top of page
  • Khadra Mohamed

Challenging the Big Tech Monopoly: The rundown

Updated: Jan 1, 2021

Khadra Mohamed examines what antitrust, anti-competition and monopoly style tactics used by the likes of Google, Facebook and Apple reveal about the changing relationship between regulation and innovation.

What are anti-competition, antitrust and monopoly style tactics?

Such practices limit the scale of competition across the technology market and consolidate the monopoly power of established businesses. Anti-trust is different as these are laws or statutes which protect consumers from exploitative business practices to ensure equal competition. Examples of anti-competition and monopoly style practices include bid-rigging price-fixing and tacit collusion, meaning that firms undertake measures to minimise a competitive response.

These are harmful tactics which undermine the ethics of business and ensure those at the forefront of the industry remain unchallenged, stunting business diversification. Evidence of these practices have been compiled into numerous cases against companies such as Google, Facebook and Apple. This indicates that governments are starting to challenge their leading position.

What cases have been brought forward against these companies?

Most notably, the US government alongside 48 states filed lawsuits against digital giant Facebook due to alleged anti-competition and antitrust practices. The case argues that Facebook blocked market access to its competitors to avoid its dominant position being threatened.

The case is unique as it is consistently backed by a majority of the American states and districts indicating a no-tolerance approach in tackling these harmful practices. The second case was built on a year-long investigation of Facebook and was also brought forward with a collaboration with attorneys and the US Federal Trade Commission arguing that this company engaged in a systematic pattern of anticompetitive conduct. The aims of this case include a permanent injunction which could lead to Facebook selling its subsidiaries WhatsApp and Instagram, showing that Facebook sought to acquire “its competitive threats to maintain and expand its dominance.”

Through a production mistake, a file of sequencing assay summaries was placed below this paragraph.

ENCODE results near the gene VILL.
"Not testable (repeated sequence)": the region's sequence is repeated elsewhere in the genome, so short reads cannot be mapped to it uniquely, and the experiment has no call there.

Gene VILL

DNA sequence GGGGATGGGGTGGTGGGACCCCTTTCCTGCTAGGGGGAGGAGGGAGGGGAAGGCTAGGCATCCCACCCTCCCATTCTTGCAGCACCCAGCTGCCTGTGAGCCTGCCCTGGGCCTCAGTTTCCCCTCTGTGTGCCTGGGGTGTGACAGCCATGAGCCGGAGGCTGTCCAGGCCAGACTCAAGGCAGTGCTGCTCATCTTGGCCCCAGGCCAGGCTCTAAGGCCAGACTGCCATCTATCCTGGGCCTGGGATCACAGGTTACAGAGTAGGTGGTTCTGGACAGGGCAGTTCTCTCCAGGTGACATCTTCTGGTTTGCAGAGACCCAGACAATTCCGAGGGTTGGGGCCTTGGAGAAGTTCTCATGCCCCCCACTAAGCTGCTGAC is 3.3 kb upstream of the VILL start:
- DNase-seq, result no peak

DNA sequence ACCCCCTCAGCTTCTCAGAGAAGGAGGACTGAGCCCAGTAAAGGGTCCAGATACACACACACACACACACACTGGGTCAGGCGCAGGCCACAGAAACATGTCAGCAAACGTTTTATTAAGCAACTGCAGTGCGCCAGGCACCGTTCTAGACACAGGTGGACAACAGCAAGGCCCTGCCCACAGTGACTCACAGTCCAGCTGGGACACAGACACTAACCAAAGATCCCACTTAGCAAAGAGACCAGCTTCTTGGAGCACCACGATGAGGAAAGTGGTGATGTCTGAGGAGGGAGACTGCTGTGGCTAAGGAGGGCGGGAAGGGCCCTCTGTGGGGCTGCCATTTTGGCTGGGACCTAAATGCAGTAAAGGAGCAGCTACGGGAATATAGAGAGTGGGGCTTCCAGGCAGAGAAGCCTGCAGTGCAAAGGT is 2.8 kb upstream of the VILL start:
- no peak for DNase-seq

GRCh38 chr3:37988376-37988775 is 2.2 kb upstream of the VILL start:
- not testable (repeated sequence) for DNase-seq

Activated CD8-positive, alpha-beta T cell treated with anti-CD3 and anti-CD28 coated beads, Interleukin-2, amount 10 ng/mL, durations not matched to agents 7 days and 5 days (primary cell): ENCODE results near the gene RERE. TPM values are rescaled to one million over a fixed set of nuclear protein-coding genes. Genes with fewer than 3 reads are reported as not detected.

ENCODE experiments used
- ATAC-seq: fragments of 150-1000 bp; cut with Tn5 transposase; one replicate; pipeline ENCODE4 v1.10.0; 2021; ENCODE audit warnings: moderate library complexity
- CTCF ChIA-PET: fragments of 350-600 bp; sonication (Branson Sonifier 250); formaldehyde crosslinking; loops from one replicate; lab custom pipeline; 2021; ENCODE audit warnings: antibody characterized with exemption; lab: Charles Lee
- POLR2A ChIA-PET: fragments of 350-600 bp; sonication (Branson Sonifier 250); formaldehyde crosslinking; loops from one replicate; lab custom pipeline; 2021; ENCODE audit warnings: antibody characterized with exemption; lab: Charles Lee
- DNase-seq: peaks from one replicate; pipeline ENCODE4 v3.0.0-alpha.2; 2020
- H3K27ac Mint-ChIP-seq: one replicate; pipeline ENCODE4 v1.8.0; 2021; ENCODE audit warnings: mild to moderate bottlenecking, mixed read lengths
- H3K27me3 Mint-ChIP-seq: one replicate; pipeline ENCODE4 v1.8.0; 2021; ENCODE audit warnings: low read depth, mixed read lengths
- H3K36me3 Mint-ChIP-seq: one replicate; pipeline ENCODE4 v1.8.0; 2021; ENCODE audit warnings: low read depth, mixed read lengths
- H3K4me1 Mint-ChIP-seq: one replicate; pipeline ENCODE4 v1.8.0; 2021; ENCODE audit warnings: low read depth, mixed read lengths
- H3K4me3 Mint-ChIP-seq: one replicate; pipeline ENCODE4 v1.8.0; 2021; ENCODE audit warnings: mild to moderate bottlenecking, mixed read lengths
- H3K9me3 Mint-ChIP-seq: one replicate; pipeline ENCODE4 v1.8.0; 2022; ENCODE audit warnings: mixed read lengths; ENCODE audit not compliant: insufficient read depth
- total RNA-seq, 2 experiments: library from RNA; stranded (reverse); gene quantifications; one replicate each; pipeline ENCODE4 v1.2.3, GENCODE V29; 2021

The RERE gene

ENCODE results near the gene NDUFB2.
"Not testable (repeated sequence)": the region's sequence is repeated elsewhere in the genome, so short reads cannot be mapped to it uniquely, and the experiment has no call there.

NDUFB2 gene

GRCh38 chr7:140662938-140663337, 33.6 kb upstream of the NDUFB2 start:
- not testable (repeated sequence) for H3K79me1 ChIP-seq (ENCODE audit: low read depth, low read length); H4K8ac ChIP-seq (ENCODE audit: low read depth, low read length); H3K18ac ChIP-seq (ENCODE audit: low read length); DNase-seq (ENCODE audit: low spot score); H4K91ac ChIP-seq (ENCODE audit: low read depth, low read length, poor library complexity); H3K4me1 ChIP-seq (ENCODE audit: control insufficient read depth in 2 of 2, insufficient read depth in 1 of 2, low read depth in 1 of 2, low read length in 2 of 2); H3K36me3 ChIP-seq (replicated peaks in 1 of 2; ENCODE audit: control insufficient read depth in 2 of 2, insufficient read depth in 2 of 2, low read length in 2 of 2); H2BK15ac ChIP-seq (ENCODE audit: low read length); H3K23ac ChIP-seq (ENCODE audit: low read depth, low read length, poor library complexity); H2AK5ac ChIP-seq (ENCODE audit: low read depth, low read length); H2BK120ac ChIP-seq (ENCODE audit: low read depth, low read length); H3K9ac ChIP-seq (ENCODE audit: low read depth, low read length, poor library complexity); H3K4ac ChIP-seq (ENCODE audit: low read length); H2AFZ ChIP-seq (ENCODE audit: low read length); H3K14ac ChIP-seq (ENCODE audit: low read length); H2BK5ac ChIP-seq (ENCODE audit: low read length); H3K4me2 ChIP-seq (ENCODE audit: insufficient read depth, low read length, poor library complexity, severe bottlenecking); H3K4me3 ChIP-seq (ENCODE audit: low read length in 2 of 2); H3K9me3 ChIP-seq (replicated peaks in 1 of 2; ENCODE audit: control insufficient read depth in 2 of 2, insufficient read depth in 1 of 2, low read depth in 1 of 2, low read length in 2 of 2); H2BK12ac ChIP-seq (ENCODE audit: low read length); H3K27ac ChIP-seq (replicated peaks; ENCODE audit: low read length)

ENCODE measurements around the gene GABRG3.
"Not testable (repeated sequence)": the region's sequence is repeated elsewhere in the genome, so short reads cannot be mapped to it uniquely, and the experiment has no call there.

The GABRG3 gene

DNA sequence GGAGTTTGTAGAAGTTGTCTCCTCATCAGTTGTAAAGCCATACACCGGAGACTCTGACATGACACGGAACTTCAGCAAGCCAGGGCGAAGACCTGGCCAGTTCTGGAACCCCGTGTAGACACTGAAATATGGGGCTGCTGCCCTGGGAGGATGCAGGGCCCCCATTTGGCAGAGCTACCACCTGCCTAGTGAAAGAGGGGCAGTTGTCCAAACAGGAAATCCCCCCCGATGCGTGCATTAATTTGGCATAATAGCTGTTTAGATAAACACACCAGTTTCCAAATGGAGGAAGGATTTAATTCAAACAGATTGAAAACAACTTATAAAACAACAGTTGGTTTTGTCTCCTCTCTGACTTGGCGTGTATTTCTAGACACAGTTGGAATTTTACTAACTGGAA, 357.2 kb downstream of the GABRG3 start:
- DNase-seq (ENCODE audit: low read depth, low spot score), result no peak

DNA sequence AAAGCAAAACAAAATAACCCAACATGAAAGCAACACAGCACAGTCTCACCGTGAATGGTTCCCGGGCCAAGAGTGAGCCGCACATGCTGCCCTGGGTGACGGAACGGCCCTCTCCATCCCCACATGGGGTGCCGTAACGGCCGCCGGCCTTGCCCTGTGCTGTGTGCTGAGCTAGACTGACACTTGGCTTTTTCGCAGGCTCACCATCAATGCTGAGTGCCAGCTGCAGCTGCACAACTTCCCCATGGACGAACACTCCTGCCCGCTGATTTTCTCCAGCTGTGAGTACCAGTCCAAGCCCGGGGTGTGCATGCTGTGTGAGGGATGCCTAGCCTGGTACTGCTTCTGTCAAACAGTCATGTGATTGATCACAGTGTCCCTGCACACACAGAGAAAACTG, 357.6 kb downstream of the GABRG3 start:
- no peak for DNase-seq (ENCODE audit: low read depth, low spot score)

Similarly, France has hit Apple with an antitrust complaint as Apple’s plans to restrict trackers used for mobile advertising are anti-competitive. This was backed by France’s advertising and publishing companies who had been affected by Apple’s plans. The Interactive Advertising Bureau France argues that Apple will make it harder for smaller advertising technology companies to track customer preferences. Also, it would limit publishers and game developers to sell personalised advertising. What is striking about this case is that it is the first time antitrust rules have been used to challenge measures intended to enhance consumer privacy. This intervention is intended to regulate Apple’s dominance, while also supporting smaller companies in the digital advertising sector.

The case against Google is similar to the cases faced by Facebook and Apple. The European Union spent a decade pursuing Google on antitrust charges. The investigation led to a fine of $10 billion for using illegal tactics to abuse its dominant position on the market.

What was the outcome of these cases?

In France’s legal case against Apple, an antitrust fine of €1.1 billion ($1.23 billion) was issued, as the company and two wholesalers agreed not to compete and prevented distributors from lowering prices on its products, which might indicate an intention to monopolise.

However, there continues to be a debate on the best way to deter companies from engaging in such practices especially when fines can be considered as pocket change, which has led to calls for tougher punishments from lobbyists and think tanks.